So there is the challenge: see if you can be a match for a scientist of the past. You've got it easy compared to him/her!
Write a report that describes what you chose to measure, why you chose it, and what you managed to accomplish. Submit that report as your "essay". Note that the report need not itself be "essay like", as such. It's more of a practical write up -- but the exact format is up to you. Do not feel the need to stick to an "abstract, method, results, conclusions" format if something else would capture what you did better. But do not exceed the essay word-count limit.
I am interested to see responses that "engage" with the spirit of the question. As you can probably see/guess, this question is an excuse to let you roll your sleeves up and plan something quite tricky but still hopefully achievable. A measurement need not be a success to have a good write up -- negative results and failures, if well understood and written up, are as much a part of science as apparent successes. I am looking for the right combinations of interesting choice of measurement, evidence that you had to think / plan what to do, and that you have had to take-apart some of the things we consider "obvious" or "well established" and imagine what it was like to have to do science without knowing those facts, or without being able to make use of certain pieces of technology.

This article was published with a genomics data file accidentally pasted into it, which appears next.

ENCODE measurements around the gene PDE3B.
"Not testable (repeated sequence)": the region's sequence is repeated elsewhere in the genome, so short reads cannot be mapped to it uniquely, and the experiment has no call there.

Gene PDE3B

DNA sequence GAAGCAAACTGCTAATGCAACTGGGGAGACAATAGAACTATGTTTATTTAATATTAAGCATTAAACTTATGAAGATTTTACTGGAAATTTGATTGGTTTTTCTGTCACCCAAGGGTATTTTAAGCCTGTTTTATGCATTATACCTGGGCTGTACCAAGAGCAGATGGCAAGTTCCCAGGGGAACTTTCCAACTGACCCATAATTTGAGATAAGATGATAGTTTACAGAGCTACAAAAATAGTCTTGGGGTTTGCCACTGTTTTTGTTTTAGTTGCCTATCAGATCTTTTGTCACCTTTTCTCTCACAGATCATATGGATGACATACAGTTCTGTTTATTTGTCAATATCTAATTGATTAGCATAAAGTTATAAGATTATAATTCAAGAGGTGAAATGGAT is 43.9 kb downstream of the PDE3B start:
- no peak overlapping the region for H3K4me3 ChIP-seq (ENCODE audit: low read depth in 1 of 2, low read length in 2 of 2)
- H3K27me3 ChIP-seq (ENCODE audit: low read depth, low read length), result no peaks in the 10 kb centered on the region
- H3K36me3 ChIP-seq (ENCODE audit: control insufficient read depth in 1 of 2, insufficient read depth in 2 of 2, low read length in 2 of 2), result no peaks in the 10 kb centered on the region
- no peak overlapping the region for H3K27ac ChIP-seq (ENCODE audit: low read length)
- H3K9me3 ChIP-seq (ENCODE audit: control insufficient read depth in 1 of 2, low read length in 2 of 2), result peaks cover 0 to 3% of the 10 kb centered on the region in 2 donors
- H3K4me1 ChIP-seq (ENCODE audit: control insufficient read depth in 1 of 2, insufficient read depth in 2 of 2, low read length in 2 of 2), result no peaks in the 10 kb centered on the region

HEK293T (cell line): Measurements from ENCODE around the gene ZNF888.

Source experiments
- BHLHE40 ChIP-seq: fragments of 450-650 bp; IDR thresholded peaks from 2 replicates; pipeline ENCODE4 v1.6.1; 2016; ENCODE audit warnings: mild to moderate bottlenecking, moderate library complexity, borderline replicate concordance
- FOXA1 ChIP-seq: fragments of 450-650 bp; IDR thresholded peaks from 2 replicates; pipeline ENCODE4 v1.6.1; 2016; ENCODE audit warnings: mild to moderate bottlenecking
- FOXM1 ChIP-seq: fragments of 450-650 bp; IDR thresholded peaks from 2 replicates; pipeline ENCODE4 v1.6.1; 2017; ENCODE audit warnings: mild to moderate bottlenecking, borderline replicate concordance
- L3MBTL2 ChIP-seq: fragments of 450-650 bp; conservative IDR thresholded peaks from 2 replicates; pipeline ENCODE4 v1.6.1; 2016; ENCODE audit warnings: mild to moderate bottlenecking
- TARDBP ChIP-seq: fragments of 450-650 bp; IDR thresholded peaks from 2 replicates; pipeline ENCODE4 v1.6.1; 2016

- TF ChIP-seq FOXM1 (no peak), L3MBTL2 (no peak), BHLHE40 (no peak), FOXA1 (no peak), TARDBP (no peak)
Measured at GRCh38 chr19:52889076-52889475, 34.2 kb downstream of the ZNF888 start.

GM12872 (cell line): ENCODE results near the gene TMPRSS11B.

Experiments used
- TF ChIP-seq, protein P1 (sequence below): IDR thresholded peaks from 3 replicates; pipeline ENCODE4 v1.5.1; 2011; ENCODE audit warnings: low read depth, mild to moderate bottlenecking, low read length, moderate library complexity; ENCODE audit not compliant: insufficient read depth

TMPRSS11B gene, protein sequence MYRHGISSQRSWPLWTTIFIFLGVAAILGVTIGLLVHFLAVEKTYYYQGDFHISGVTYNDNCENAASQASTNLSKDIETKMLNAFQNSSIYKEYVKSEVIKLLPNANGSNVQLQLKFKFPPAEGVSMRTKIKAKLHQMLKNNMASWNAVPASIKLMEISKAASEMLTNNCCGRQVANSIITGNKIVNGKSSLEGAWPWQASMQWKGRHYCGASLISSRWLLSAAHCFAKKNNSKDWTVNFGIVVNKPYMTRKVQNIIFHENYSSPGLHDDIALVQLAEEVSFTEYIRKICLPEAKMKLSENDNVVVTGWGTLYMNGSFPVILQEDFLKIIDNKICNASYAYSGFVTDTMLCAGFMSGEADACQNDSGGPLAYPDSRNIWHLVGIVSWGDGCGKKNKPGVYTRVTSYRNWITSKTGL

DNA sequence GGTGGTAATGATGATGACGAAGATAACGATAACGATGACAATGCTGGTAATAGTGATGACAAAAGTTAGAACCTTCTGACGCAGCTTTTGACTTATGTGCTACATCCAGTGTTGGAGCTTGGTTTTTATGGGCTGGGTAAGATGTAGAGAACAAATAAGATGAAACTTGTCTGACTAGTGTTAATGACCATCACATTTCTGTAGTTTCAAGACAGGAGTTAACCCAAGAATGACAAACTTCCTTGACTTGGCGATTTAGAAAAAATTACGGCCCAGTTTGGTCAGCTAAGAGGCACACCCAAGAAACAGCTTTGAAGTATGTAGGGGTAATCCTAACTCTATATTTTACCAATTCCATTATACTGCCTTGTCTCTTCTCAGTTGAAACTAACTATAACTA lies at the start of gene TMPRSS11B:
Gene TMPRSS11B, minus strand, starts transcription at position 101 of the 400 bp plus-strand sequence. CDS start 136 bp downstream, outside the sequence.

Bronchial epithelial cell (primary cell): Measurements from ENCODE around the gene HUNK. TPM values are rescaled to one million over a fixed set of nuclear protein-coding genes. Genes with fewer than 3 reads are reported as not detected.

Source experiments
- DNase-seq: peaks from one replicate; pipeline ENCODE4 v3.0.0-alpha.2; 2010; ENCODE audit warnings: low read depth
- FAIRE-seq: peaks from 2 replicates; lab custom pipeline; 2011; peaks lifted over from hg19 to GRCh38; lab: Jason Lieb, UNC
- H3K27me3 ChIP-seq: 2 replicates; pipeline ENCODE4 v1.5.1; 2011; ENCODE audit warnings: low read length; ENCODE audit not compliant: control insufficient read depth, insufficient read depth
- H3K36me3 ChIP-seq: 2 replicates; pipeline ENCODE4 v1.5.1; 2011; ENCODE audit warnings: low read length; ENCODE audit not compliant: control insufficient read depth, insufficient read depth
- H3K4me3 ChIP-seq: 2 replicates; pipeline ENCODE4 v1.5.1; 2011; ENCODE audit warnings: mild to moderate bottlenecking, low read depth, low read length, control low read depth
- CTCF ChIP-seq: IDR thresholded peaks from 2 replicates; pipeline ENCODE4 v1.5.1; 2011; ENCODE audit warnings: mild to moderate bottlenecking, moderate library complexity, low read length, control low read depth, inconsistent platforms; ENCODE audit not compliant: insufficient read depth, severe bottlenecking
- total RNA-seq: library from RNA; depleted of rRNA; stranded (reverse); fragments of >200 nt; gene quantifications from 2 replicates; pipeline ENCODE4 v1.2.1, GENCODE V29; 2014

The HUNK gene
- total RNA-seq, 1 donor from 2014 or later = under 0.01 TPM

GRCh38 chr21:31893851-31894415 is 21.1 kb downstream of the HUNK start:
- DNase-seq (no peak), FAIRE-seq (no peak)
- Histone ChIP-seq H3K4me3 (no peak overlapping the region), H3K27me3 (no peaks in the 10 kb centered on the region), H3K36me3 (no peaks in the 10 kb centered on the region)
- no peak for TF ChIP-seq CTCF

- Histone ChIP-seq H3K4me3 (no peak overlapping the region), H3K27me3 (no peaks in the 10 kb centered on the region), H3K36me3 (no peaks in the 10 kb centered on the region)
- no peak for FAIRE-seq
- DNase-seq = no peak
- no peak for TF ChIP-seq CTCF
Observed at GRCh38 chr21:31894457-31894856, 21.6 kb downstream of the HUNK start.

In all honesty, although the write-up need only take an afternoon, the actual experimenting could take a long time -- far more time than answering any other essay in this competition. So I would not advise you to tackle this question unless you actually would *enjoy* the fun of setting yourself the experimental challenge even *without* the existence of the competition aspect. If you would enjoy the challenge and would do it for fun anyway, then look upon the submission of the write up for the essay prize as a fortuitous side-benefit. Do not tackle this challenge purely in order to submit something for the science prize. There are better uses of your time!
Note that the name "How far is it to the moon?" is just an example of a question you could set yourself and get you interested. Answers need have nothing to do with the moon or distances (unless you want them to!). When you submit your entry, please title it:
... where you should replace XXX with a short statement of what you are actually going to measure. For example "I don't know how far away the moon lies, but here is how I re-discovered bacteria."